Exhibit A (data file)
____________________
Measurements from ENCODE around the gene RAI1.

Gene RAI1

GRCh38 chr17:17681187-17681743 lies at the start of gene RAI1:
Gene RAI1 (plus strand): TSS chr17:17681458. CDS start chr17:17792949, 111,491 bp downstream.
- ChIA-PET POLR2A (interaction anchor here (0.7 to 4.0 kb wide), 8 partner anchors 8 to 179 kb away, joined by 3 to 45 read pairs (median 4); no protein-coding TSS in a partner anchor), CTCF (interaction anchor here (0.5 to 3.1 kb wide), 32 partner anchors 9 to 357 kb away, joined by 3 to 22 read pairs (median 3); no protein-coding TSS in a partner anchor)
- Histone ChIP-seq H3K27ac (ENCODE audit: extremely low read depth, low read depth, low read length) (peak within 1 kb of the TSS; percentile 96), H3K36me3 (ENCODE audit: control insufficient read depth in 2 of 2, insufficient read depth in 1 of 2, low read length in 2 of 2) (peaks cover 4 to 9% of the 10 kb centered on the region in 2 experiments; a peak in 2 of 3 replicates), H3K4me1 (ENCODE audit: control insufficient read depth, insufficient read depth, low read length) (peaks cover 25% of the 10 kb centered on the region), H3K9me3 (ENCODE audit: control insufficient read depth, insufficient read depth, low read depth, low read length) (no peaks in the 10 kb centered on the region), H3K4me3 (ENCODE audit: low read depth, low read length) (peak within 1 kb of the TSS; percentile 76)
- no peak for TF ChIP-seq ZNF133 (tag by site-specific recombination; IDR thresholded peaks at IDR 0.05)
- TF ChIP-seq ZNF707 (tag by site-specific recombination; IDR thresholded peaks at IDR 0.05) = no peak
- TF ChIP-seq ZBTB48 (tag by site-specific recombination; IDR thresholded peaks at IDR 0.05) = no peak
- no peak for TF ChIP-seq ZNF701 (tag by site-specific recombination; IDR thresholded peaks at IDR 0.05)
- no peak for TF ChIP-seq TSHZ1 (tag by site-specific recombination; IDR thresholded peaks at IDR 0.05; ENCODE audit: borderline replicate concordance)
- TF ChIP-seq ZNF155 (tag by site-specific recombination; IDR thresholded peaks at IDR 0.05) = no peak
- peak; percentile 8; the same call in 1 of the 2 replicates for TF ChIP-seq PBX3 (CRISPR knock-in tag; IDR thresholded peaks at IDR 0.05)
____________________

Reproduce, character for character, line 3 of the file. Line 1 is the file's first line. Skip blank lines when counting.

GRCh38 chr17:17681187-17681743 lies at the start of gene RAI1: